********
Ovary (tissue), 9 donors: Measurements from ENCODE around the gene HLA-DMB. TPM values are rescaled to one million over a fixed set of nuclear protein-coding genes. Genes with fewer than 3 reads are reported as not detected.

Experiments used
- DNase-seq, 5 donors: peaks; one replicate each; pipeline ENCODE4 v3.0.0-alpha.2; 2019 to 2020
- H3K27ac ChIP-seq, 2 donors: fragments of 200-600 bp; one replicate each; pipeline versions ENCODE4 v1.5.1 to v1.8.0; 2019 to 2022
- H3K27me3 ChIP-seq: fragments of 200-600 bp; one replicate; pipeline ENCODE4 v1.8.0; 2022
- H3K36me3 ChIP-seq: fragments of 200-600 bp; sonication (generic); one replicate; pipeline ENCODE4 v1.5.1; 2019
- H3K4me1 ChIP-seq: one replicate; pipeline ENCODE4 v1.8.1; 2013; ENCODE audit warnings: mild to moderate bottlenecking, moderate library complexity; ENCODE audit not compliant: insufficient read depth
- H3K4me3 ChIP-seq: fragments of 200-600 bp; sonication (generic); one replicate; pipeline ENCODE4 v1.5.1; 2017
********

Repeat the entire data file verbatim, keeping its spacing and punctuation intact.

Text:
Ovary (tissue), 9 donors: Measurements from ENCODE around the gene HLA-DMB. TPM values are rescaled to one million over a fixed set of nuclear protein-coding genes. Genes with fewer than 3 reads are reported as not detected.

Experiments used
- DNase-seq, 5 donors: peaks; one replicate each; pipeline ENCODE4 v3.0.0-alpha.2; 2019 to 2020
- H3K27ac ChIP-seq, 2 donors: fragments of 200-600 bp; one replicate each; pipeline versions ENCODE4 v1.5.1 to v1.8.0; 2019 to 2022
- H3K27me3 ChIP-seq: fragments of 200-600 bp; one replicate; pipeline ENCODE4 v1.8.0; 2022
- H3K36me3 ChIP-seq: fragments of 200-600 bp; sonication (generic); one replicate; pipeline ENCODE4 v1.5.1; 2019
- H3K4me1 ChIP-seq: one replicate; pipeline ENCODE4 v1.8.1; 2013; ENCODE audit warnings: mild to moderate bottlenecking, moderate library complexity; ENCODE audit not compliant: insufficient read depth
- H3K4me3 ChIP-seq: fragments of 200-600 bp; sonication (generic); one replicate; pipeline ENCODE4 v1.5.1; 2017